Is There a Cure for Diabetes? Islet Cell Transplants
Is there a Cure for Diabetes: Type 1?
Type 1 diabetics have some relatively good reason for hope in the past 5 years. Technologies have advanced to the point that islet cell transplants - the cells that produce insulin - can be made to a diabetic patient's pancreas.
Specifically, the cells are called the Islets of Langerhans. Of these, beta cells produce the hormone insulin, which is the key that unlocks cells to allow energy from glucose in to power the human body. Without insulin, sugar builds up in the blood to dangerous levels, leading to hyperglycemia and potentially deadly ketoacidoisis.
Unlike regular organ transplants, an islet cell transplant operation only requires transplants of cells (see the diagram below). While that may sound less invasive, in fact, in order to get the number of cells needed, two or more pancreases may be required from deceased donors. And, importantly, it is still considered experimental in the United States. However, islet cell transplants have had some early notable success.
What Happens with Islet Cell Transplants?
Once transplanted, the new islet cells generally begin to make and release insulin, such that the patient technically is no longer considered to be diabetic. Of course, blood sugar tests are conducted on a less frequent basis to ensure the functioning of the new cells.
As with any type of transplant surgery, the patient will have to stay in the hospital for several days post-operative, and must continue to take anti-rejection medication indefinitely. Unfortunately, there can be nasty side-effects of the medicine, including nausea, vomiting, fatigue, acne, diarrhea and some that are more serious, like forms of cancer.
Patients' bodies do not always accept the new cells. At times, the healthy cells, do not become operative in the diabetic's pancreas, and the operation is not a success. This is a risk, of course, of any transplant surgery.
Islet Cell Transplant to Cure Diabetes?
More on Islet Cell Transplants for Diabetes
Stem Cell Research for Diabetes
- Wisconsin Technology Network
Publication concerning embryonic stem cell research with respect to Type 1 diabetes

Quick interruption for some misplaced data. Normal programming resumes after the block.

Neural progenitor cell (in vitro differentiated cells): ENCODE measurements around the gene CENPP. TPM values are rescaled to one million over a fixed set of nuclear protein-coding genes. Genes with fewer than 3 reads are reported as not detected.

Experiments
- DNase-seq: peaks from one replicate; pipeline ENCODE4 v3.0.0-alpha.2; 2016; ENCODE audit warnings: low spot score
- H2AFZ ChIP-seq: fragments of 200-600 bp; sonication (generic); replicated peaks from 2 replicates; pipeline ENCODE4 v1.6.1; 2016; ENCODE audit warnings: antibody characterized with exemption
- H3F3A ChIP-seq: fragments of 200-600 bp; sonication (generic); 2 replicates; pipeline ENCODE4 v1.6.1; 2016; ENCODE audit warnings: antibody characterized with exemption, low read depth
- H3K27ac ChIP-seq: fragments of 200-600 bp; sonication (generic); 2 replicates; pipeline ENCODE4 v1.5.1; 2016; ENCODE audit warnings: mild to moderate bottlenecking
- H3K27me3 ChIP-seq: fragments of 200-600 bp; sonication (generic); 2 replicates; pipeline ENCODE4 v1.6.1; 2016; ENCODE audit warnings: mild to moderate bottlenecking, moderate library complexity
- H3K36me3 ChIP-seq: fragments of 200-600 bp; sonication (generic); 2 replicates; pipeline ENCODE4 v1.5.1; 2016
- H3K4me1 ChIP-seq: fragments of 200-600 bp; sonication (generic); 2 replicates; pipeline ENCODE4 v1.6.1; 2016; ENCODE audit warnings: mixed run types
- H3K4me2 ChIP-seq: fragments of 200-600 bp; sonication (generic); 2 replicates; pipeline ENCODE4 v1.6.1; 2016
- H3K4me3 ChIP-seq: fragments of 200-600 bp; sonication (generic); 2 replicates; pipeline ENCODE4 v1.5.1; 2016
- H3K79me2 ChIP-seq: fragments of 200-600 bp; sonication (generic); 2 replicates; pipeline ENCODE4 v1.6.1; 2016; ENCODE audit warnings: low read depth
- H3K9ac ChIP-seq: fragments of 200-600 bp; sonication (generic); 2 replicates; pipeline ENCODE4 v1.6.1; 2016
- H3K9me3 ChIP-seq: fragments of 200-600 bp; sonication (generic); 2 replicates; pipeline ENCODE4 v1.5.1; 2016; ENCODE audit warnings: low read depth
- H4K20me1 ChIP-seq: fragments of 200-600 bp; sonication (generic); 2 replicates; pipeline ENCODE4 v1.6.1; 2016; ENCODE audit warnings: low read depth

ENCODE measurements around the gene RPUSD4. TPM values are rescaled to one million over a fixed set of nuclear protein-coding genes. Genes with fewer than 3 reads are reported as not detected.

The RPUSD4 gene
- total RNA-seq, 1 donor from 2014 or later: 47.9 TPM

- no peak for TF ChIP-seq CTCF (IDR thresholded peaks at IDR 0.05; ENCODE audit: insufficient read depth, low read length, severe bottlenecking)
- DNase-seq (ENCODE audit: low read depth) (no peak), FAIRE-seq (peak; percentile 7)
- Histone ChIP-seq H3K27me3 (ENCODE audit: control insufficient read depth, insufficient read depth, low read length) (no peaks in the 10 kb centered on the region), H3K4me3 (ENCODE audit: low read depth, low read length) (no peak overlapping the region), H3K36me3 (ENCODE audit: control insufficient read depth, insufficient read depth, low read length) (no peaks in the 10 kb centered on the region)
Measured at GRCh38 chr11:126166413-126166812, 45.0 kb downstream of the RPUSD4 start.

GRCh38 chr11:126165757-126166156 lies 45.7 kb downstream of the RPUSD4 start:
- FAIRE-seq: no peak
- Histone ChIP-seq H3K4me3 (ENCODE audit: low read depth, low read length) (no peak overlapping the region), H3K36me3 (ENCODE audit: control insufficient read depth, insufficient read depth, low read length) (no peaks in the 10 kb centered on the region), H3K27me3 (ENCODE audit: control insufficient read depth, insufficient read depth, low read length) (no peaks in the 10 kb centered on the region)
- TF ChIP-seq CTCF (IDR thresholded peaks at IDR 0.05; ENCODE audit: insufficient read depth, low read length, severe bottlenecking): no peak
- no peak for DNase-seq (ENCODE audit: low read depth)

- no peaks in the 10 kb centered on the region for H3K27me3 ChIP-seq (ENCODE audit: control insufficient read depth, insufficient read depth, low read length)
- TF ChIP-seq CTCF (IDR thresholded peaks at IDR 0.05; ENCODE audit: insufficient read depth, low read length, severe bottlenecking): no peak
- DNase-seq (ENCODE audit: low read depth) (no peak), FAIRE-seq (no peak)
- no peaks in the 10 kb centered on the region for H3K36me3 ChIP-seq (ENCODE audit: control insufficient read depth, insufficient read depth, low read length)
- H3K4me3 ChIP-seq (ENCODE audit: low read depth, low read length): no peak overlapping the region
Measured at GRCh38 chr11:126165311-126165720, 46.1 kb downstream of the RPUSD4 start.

- National Institute of Health Basic Information on Stem Cells
- Federal Policy on Stem Cell Research
Can Islet Cell Transplants Cure Diabetes?
The success rate is good for islet cell transplant surgeries, but could be better. Within a year of transplant, approximately 40 percent of patients are still insulin free. That means the transplanted cells are doing their job and the patient does not need to resort to taking shots to counteract high blood sugar levels. Three years after the surgery, only about 17 percent of the patients are still symptom-free. And, by 5 years, the number drops to 10 percent. Even among the patients that had to use insulin again, however, their overall blood sugar control was much improved than before the operation.
Should we give up? Is this not worth the advances? Absolutely not! Anything that can result in a diabetic not having to count carbohydrates and take shots is an advancement in my book. You have probably just bought that person an additional 10-15 years of life. The bonus as far as quality of life, in addition to longevity, cannot even be quantified.
What about Stem Cell Research?
For the past several years, scientists have had methods to turn embryonic stem cells into islet cells, which would greatly increase the number of cells available for transplant into diabetic patients. Because federal funding has been cut off for stem cell research, the future now rests in the hands of individual states. The American Diabetes Association is a huge advocate of this research and is actively involved in efforts to continue the important scientific advancements that may result from stem cell research, not only for diabetics, but also Multiple Sclerosis, Parkinson's Disease, and a host of other ailments.
The research is controversial, due to the beliefs of right to life groups who have concerns about the use of human life to advance medical technology. Others, however, argue that many frozen embryos would otherwise be destroyed by their parents when they are not used for reproduction (many more embryos are created for infertile couples than are needed).
Fortunately, this debate may not have to reach a zenith. Stem cell research is progressing to the point where scientists can take certain living cells from humans and convert them to other types of cells. Stem cells themselves are undifferentiated "generic" cells that eventually are directed to become specific, specialized cells that serve a purpose in a mature being (i.e., blood cells, bone cells, skin cells, etc.). Until recently, the mature cells could not be "reprogrammed" to become cells other than what they already were.
With each passing year, medical advancements in the field of diabetes continue the march toward a cure for diabetes. I am hopeful we will reach that point in my lifetime! It is exciting to see how far the technologies have come just in the past 5 years. Imagine 10 years from now....
A Cure for Type 1 Would Mean No More Shots!
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